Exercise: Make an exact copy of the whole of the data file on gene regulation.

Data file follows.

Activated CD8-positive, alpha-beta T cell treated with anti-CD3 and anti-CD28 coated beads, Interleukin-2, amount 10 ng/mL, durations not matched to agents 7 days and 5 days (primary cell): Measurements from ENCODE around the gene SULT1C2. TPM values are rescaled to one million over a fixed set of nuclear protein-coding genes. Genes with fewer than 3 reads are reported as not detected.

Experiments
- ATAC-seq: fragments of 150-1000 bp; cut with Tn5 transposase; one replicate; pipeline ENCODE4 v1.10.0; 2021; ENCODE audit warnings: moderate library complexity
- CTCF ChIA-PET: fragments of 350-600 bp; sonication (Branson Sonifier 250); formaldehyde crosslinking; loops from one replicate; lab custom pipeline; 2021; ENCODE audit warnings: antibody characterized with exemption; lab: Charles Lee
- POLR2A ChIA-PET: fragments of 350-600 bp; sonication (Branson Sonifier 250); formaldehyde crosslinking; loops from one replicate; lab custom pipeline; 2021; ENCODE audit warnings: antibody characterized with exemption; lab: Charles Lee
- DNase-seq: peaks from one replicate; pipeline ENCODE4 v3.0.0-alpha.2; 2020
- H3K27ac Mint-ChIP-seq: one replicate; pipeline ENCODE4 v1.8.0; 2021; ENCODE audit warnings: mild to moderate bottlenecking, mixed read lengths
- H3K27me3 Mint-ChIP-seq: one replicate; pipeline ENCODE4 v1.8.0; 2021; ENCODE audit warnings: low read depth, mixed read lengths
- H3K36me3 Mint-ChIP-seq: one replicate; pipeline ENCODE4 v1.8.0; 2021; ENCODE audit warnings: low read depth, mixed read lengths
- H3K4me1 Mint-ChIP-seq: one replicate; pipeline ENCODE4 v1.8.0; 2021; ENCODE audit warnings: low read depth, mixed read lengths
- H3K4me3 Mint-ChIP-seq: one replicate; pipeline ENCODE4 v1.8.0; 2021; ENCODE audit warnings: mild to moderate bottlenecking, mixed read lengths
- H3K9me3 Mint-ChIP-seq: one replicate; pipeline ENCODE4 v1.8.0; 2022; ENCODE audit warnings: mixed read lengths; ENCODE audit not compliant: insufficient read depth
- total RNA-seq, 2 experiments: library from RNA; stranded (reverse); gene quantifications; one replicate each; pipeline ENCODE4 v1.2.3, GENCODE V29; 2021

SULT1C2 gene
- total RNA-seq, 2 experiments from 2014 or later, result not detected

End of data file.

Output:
Activated CD8-positive, alpha-beta T cell treated with anti-CD3 and anti-CD28 coated beads, Interleukin-2, amount 10 ng/mL, durations not matched to agents 7 days and 5 days (primary cell): Measurements from ENCODE around the gene SULT1C2. TPM values are rescaled to one million over a fixed set of nuclear protein-coding genes. Genes with fewer than 3 reads are reported as not detected.

Experiments
- ATAC-seq: fragments of 150-1000 bp; cut with Tn5 transposase; one replicate; pipeline ENCODE4 v1.10.0; 2021; ENCODE audit warnings: moderate library complexity
- CTCF ChIA-PET: fragments of 350-600 bp; sonication (Branson Sonifier 250); formaldehyde crosslinking; loops from one replicate; lab custom pipeline; 2021; ENCODE audit warnings: antibody characterized with exemption; lab: Charles Lee
- POLR2A ChIA-PET: fragments of 350-600 bp; sonication (Branson Sonifier 250); formaldehyde crosslinking; loops from one replicate; lab custom pipeline; 2021; ENCODE audit warnings: antibody characterized with exemption; lab: Charles Lee
- DNase-seq: peaks from one replicate; pipeline ENCODE4 v3.0.0-alpha.2; 2020
- H3K27ac Mint-ChIP-seq: one replicate; pipeline ENCODE4 v1.8.0; 2021; ENCODE audit warnings: mild to moderate bottlenecking, mixed read lengths
- H3K27me3 Mint-ChIP-seq: one replicate; pipeline ENCODE4 v1.8.0; 2021; ENCODE audit warnings: low read depth, mixed read lengths
- H3K36me3 Mint-ChIP-seq: one replicate; pipeline ENCODE4 v1.8.0; 2021; ENCODE audit warnings: low read depth, mixed read lengths
- H3K4me1 Mint-ChIP-seq: one replicate; pipeline ENCODE4 v1.8.0; 2021; ENCODE audit warnings: low read depth, mixed read lengths
- H3K4me3 Mint-ChIP-seq: one replicate; pipeline ENCODE4 v1.8.0; 2021; ENCODE audit warnings: mild to moderate bottlenecking, mixed read lengths
- H3K9me3 Mint-ChIP-seq: one replicate; pipeline ENCODE4 v1.8.0; 2022; ENCODE audit warnings: mixed read lengths; ENCODE audit not compliant: insufficient read depth
- total RNA-seq, 2 experiments: library from RNA; stranded (reverse); gene quantifications; one replicate each; pipeline ENCODE4 v1.2.3, GENCODE V29; 2021

SULT1C2 gene
- total RNA-seq, 2 experiments from 2014 or later, result not detected